There has been controversy over whether a tongue tie is problematic to breastfeeding and whether release improves breastfeeding. This has been because the appearance of a tethered frenulum does not always accompany compromised function (Hazelbaker, 1993). Moreover early research on the topic lacked robust methodology. Case series demonstrated positive breastfeeding outcomes for these babies, but this research design is open to the influence of various forms of bias. A lack of standardised, objective assessment tools for defining a frenulum as a tongue-tie, further complicated the debate.

Alison Hazelbaker developed the Assessment Tool for Lingual Frenulum Function (ATLFF) in order to clarify the impact of a tethered frenulum in babies with breastfeeding problems, (Hazelbaker, 1993). On reliability testing, the ATLFF's first three Function items (tongue lateralisation, elevation and extension) were found reliable but other Function items relating to sucking, were less reliable, (Amir et al, 2006). It could be argued this may have been due to inaccuracies in beliefs in the 1990s, about tongue movements during breastfeeds, that have now been revised by Donna Geddes' research using submental ultra-sound scanning during breastfeeding, (Geddes et al, 2008a; 2008b).


In the 1990s it was believed a baby's tongue stripped the milk from its mother's breast with peristaltic action. Geddes et al's (2008b) research has demonstrated that this is not the case: as the tongue moves down in the mouth, negative pressure is applied to the breast, breast milk flows into the baby's mouth, the baby then elevates its tongue, returning the pressure in the mouth to baseline level and the baby swallows. The nipple is not compressed. In tongue-tied babies one of two actions occurs: either the tip of the nipple is compressed by a humping of the tongue on elevation in the mouth, or the base of the nipple is compressed on tongue elevation, (Geddes et al, 2008a). Tongue-tie release was observed to resolve or lessen this compression. The rate of milk transfer post-release was almost doubled and the mothers' 24-hour milk production quickly increased.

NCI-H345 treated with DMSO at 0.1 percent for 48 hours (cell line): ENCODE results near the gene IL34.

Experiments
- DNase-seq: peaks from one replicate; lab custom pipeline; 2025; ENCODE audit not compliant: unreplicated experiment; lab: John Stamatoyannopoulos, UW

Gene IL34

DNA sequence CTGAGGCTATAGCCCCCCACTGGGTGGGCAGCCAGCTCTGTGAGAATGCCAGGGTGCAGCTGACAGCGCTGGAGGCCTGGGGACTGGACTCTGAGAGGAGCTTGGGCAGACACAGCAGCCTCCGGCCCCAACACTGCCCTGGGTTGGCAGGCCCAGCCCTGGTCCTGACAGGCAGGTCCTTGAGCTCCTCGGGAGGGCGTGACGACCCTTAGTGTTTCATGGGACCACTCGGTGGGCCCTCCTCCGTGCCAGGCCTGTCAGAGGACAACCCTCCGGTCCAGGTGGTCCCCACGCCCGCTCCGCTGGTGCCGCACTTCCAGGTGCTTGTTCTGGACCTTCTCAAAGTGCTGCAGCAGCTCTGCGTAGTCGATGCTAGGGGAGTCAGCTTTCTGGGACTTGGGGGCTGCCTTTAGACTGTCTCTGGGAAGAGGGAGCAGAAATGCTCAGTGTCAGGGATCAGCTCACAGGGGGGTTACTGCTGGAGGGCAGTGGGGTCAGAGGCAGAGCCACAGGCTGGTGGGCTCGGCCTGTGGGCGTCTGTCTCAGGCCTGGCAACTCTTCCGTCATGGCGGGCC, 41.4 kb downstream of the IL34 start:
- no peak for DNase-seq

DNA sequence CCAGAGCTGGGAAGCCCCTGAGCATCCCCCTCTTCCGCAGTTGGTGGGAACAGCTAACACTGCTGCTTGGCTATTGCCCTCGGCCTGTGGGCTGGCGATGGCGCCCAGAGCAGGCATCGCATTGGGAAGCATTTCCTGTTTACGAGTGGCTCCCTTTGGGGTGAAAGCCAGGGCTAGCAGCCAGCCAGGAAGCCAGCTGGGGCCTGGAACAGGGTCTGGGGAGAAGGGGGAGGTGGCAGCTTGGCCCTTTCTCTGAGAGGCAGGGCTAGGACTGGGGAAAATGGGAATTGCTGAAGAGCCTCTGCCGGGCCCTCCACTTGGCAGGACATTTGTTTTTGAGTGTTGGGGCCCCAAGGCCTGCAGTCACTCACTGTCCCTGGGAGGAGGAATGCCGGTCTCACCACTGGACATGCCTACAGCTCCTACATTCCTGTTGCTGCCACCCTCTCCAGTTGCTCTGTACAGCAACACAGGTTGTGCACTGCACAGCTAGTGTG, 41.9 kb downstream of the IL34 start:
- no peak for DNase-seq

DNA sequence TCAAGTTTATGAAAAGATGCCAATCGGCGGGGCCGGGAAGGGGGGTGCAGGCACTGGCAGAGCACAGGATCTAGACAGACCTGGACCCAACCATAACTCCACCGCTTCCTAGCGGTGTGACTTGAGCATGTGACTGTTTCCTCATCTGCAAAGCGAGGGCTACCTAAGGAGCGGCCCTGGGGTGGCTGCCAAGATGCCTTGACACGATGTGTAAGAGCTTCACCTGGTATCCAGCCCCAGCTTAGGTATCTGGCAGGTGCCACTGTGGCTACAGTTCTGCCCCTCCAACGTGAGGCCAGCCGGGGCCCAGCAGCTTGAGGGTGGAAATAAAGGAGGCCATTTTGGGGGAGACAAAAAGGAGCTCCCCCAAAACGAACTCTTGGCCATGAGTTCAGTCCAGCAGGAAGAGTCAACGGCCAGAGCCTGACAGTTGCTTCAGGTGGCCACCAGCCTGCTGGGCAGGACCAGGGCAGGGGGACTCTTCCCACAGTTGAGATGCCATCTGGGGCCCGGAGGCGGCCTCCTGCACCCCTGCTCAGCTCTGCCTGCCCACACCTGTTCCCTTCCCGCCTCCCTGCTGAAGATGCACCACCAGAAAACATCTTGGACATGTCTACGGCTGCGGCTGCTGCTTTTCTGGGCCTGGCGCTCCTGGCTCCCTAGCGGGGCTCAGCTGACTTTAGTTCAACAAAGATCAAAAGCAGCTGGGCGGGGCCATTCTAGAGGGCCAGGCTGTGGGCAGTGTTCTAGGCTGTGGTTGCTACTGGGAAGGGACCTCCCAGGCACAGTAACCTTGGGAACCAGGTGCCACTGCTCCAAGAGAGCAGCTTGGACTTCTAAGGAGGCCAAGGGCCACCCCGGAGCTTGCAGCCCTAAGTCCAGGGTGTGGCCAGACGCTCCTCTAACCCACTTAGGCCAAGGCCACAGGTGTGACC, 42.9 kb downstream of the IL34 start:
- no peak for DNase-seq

In an effort to respond to design critiques, researchers investigating breastfeeding outcomes following tongue-tie release, used the randomised, controlled trial (RCT) methodology. Hogan et al (2005) found 10.7% of babies born during their research appeared to be tongue-tied but only 44% of those experienced feeding problems. Consenting participants were randomised to either 48 hours of care from a lactation consultant (LC), or immediate release of the tongue tie. Only 1/29 in the LC group's breastfeeding improved, but 96% (27/28) of the release group improved. After the 48hours, all in the LC group requested the release procedure for their babies. Overall, for 95% of those that were released, feeding improved (one taking a week to improve). In the control group only 5% improved. Critique of this study focused on the lack of blinding to the intervention of the mother and breastfeeding counsellor, which may have resulted in the placebo effect artificially improving their results from frenulotomy.